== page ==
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Midland, TX — Motorcyclist on Life Support After Colliding with 18-Wheeler on Highway 80

Posted on Wednesday, July 17th, 2019 at 10:12 am by Williams Hart   |  Updated: Thursday, July 18th, 2019 at 1:03 pm    

UPDATE: As of 8:20PM on Wednesday, July 17th, the motorcyclist has died of his injuries.

Local officials are reporting that in the early morning hours of Tuesday, July 16th, a major collision involving a motorcyclist and an 18-wheeler occurred in the eastbound lanes of Highway 80 at South County Road 1250. 

According to the Texas Department of Transportation, the unidentified motorcyclist attempted to avoid striking the 18-wheeler and slid underneath it. 

Friends and family of the victim have stated that he is in critical condition and on life support. 

The Midland County Sheriff’s office has not yet released the victim’s name. No further details have been provided on the nature of the accident.

We are saddened to hear of another preventable collision involving an 18-wheeler and our thoughts are with the victim and his family. 

Midland a Fixture on Deadly West Texas Roadways

The eruption of the energy industry in the last two decades has transformed the dusty stretches of West Texas into the second-most-productive oil region in the world. The Permian Basin, wedged between Texas and New Mexico, boasts a record four-million barrels of oil produced a day.

But with the oil production boom there comes a familiar price: the safety and lives of the workforce pouring into the Midland area — a  fixture of West Texas that many affectionately call “Boom Town”.

The countless lives affected by commercial motor vehicle accidents, specifically on the network of Permian Basin roads, is an issue that has not received adequate attention.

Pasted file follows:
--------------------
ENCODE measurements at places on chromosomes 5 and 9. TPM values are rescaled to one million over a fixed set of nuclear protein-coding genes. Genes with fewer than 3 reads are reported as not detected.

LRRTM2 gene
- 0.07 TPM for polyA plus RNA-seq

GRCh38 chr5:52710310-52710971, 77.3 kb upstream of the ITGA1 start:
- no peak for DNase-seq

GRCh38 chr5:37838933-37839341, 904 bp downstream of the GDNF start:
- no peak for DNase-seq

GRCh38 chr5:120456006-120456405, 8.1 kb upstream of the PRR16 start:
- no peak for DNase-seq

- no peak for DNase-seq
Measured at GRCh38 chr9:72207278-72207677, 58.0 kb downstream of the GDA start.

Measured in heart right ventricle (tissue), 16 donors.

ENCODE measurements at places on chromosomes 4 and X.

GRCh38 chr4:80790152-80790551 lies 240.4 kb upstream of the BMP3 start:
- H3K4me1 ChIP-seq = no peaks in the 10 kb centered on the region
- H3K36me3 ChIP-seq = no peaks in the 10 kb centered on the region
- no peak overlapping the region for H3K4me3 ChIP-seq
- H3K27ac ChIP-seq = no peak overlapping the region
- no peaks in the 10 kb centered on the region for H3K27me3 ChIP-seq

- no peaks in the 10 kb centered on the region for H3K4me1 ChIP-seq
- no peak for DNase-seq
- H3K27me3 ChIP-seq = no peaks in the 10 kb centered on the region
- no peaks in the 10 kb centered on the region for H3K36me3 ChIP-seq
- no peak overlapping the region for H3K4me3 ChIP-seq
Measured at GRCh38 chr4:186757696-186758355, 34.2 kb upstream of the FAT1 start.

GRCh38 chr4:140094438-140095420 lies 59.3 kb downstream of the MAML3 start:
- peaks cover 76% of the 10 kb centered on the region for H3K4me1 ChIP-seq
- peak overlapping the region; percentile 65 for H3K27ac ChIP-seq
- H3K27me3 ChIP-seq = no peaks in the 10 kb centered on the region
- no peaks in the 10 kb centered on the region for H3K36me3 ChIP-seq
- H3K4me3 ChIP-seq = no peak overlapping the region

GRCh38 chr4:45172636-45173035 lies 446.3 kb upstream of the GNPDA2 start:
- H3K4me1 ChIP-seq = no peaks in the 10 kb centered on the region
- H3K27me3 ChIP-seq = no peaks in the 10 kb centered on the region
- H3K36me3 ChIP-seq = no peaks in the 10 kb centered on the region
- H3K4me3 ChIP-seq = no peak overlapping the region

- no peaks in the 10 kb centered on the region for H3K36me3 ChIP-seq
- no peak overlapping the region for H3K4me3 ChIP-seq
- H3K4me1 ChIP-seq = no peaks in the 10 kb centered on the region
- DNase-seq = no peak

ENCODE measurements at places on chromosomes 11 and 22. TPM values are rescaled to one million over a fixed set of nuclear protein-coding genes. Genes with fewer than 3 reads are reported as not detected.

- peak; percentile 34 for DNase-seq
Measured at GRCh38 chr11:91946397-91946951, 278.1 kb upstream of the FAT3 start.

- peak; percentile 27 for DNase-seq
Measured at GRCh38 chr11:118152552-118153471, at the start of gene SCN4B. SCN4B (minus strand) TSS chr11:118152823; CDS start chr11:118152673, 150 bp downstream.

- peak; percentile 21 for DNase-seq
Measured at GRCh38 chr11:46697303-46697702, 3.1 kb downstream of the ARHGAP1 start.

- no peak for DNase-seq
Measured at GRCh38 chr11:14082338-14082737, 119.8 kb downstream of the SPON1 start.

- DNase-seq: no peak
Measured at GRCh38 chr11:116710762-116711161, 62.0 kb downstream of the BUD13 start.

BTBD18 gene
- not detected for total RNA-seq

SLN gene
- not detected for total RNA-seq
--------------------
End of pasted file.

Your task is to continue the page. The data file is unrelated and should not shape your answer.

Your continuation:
Local officials and state lawmakers are pushing for additional funding to improve road infrastructure as oilfield traffic continues to rise.

The National Highway Traffic Safety Administration (NHTSA) found that in 2013 nearly 4,000 people were killed in crashes involving 18-wheelers. Texas leads the nation in large truck road fatalities at 536, almost double the number of the next closest state. That’s an increase of 52% from 352 fatalities in 2009. 

Is the spike in big rig accidents related to the ongoing oil boom taking place around the 

A 2015 report released by the Texas A&M Transportation Institute (TTI) says yes.

The study clearly and concretely supports the notion that the amount of drilling activity in an area, such as the Permian Basin or Eagle Ford Shale, is strongly correlated with the number of rural commercial vehicle crashes. When oil production activity increases, the number of reported road accidents involving big rigs increases as well. Conversely, when drilling activity diminishes, so does the number road accidents.

Common Causes of Big Rig Accidents

  • Driver fatigue

According to the Texas Trucking Association, the state is short nearly 50,000 truck drivers and is only expected to increase. With a rapidly retiring workforce, lack of interest from younger generations, stagnant wages, and increasing freight loads, truck drivers are burdened with longer working hours and less time to get from point A to point B. Simply put, drivers cannot keep up with oil production and thus are suffering immense fatigue.

  • Drug and alcohol use